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Diversity, ecology, and distribution of non-indigenous freshwater fish in Malaysia.

Abdul Rahim, Khairul Adha (2012) Diversity, ecology, and distribution of non-indigenous freshwater fish in Malaysia. PhD thesis, Universiti Putra Malaysia.

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Abstract

Introduction of non-indigenous species have resulted in major global change, harming indigenous species and communities throughout the world and also have caused enormous economic damage. Thus, the main objectives of this study were to examine the composition, ecology, and distribution of non-indigenous fish species in natural water bodies and also evaluate the role and contribution of non-indigenous fish species through aquaculture or stock enhancement in socio-economic development in Malaysia. The studies were carried out at five locations in Peninsular Malaysia and six locations in Sabah and Sarawak. The habitats surveyed in Malaysia include rivers and streams in highland and lowland areas, floodplain and large river system, rice fields, irrigation canal, ex-mining lakes, national park, and estuaries. A total of 4055 individual fish representing 150 species belonging to 38 families were captured. This included 67 species and 24 families from Peninsular Malaysia, and 113 species from 30 families of indigenous fish as well as non-indigenous from Sabah and Sarawak. Out of 150 fish species, 17 species from eight families were identified as non-indigenous. The family Cichlidae represented the highest species collection (5 species) followed by Cyprinidae (4 species), two species from families of Clariidae and Pangasiidae, and one species from families of Charachidae, Helostomatidae, Belontiidae and Loricariidae respectively. The present study has shown that non-indigenous fish occurred and inhabited diverse habitats including highland and isolated streams, rivers, rice fields, swamps, drainage, dam and reservoirs, ex-mining lakes and estuaries in Malaysia. The intentional and unintentional introduction of non-indigenous fish species for various purposes, such as aquaculture development, aquarium fish industry, recreational fishing activities, natural disasters, biological control, and continuous released by Buddhist followers as part of their religious activities have caused a widespread distribution and establishment of nonindigenous species in local ecosystems. In addition, the occurrence of non-indigenous species, not only changed the structure of indigenous ichthyofauna group but also caused ecological and economical damages to local fishermen. The present finding provided evidence that there are no restrictions or limitation of spreading of non-indigenous fish in natural habitats of Malaysia. In the present study, a total of 42 non-indigenous species were recorded. Based on the records and field surveys, the number of introduced fish species was increased almost double than the previous records. Most of the species introduced mainly for aquaculture development and only a few introduced fish species for recreational fisheries, biological control and aquarium fish industries. The aquaculture industry has also encouraged introduction of ‘aquaculture species’ and has become the major reason for introducing non-indigenous fish species into Malaysia. The non-indigenous fishes that have been introduced for food fisheries and aquaculture development include Chinese carps (Hypophthalmichthys nobilis, Cirrhina molitorella, Ctenopharyngodon idella, Cyprinus carpio, Hypophthalmichthys molitrix,); Indian carps (Catla catla, Cirrhina mrigala, Labeo rohita); Javanese carp (Barbonymus gonionotus); African catfish (Clarias gariepinus) and broadhead catfish (Clarias macrocephalus); snakeskin gouramy (Trichogaster pectoralis) and red promfet (Colossoma sp). The tilapias (Oreochromis spp.) together with their hybrids such as Mozambique tilapia (Oreochromis mossambicus), Nile tilapia (O.niloticus, O. urolepis hornorum), hybrid tilapia (O. hornorum and O. mossambicus, red tilapia hybrid) and redbelly tilapia (Tilapia zillii) are also the important species in aquaculture development in Malaysia. This study has recorded a potential new species, Scortum barcoo, for aquaculture development in Malaysia. It showed that the rate and number of non-indigenous fishes introduced in local habitat has greatly increased since the early twentieth century.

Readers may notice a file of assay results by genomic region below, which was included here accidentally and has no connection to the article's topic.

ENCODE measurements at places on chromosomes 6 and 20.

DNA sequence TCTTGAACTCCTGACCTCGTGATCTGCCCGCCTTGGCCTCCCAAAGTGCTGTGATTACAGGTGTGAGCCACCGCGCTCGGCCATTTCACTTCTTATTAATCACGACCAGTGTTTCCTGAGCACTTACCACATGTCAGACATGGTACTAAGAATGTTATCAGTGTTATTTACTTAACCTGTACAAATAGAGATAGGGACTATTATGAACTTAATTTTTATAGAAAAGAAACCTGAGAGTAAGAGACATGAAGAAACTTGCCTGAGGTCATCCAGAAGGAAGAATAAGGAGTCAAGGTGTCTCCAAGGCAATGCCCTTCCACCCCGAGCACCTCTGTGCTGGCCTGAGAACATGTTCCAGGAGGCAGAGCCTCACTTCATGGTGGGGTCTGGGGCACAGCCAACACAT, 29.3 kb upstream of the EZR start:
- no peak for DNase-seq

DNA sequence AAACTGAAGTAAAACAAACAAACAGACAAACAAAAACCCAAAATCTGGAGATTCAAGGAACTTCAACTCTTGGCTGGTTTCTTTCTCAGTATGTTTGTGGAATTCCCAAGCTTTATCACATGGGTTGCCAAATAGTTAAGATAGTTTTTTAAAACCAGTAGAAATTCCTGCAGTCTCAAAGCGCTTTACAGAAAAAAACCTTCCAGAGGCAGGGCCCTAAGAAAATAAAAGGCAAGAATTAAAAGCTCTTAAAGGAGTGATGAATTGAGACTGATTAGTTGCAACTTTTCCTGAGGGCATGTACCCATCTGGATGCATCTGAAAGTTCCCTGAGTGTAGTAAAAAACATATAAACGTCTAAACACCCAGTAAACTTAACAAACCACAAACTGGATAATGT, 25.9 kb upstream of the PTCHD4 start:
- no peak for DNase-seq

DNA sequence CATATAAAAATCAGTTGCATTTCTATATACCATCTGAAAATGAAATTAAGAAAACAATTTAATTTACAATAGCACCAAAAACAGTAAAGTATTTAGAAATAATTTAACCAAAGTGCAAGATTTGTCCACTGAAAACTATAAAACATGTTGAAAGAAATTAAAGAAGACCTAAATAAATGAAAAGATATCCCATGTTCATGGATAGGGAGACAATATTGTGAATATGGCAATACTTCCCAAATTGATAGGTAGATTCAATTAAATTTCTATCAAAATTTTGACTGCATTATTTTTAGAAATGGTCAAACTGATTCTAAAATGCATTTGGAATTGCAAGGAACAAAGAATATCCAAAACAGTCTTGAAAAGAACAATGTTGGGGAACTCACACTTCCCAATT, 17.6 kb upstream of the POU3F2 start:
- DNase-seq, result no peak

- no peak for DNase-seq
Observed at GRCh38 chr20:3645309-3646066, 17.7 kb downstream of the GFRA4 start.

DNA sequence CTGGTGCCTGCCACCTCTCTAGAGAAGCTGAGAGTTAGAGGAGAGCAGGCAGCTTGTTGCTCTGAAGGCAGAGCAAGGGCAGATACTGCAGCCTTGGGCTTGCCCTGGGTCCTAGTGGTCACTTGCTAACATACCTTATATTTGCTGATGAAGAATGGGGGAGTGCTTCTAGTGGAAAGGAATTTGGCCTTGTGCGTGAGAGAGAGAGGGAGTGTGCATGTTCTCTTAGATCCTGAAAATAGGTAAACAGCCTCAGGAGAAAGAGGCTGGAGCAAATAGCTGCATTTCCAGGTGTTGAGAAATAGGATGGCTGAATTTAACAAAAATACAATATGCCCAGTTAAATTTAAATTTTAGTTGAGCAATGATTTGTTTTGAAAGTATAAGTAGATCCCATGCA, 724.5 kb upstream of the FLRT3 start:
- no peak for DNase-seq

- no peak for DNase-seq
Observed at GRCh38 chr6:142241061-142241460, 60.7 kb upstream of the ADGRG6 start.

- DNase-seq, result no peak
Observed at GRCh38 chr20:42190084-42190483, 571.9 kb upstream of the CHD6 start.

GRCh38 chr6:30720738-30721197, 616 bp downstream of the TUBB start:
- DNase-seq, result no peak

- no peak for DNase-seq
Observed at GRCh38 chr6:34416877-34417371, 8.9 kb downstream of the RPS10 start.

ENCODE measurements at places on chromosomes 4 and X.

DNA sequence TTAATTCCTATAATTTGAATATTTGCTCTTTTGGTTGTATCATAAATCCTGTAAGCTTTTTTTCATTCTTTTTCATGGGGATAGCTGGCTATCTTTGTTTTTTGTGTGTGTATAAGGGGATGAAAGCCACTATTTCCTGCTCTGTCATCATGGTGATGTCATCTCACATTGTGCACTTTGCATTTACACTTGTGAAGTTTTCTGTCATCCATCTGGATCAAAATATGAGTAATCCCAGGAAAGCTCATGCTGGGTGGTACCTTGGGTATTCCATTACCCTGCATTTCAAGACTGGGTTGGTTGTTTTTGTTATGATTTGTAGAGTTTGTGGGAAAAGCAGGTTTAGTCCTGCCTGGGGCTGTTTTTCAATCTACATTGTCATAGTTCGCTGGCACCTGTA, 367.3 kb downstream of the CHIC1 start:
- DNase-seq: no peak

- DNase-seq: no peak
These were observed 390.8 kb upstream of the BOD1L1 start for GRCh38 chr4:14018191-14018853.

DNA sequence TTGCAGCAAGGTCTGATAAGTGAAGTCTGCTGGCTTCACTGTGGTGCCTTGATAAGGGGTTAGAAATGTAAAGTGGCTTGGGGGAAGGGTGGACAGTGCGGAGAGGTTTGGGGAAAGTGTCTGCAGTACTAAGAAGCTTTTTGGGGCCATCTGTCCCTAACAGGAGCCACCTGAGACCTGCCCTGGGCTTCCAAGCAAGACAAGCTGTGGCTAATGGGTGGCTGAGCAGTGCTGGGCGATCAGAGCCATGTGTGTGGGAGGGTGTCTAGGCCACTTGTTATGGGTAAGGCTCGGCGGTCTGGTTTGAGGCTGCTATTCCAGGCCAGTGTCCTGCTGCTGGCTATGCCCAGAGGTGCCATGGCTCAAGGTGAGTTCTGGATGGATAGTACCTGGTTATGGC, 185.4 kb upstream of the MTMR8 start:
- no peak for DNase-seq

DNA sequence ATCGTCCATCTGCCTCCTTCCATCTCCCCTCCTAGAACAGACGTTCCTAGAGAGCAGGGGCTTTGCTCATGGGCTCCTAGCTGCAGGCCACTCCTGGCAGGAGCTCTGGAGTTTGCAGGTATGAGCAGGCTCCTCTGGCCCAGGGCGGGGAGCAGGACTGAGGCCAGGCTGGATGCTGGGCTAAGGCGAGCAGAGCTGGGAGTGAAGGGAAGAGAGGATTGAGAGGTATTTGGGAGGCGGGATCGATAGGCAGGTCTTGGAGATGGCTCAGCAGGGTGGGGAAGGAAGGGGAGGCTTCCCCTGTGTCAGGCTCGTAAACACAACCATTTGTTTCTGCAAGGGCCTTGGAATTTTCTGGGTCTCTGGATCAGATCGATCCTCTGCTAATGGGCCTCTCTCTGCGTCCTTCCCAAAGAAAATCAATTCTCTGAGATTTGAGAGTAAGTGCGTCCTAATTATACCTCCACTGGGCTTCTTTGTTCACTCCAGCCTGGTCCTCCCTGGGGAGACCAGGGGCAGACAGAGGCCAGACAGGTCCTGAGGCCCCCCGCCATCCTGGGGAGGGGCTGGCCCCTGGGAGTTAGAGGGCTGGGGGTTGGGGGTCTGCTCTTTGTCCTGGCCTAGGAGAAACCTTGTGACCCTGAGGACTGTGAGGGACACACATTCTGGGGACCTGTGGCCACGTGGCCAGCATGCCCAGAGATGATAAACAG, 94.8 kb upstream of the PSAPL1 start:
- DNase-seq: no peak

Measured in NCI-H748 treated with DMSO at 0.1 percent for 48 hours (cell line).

Item Type:Thesis (PhD)
Subject:Freshwater fishes - Geographical distribution
Subject:Freshwater fishes - Ecology - Malaysia
Subject:Freshwater fishes - Variation - Malaysia
Chairman Supervisor:Associate Professor Siti Khalijah Daud, PhD
Call Number:FS 2012 48
Faculty or Institute:Faculty of Science
ID Code:32013
Deposited By: Haridan Mohd Jais
Deposited On:26 Jan 2015 08:58
Last Modified:08 Apr 2015 16:20

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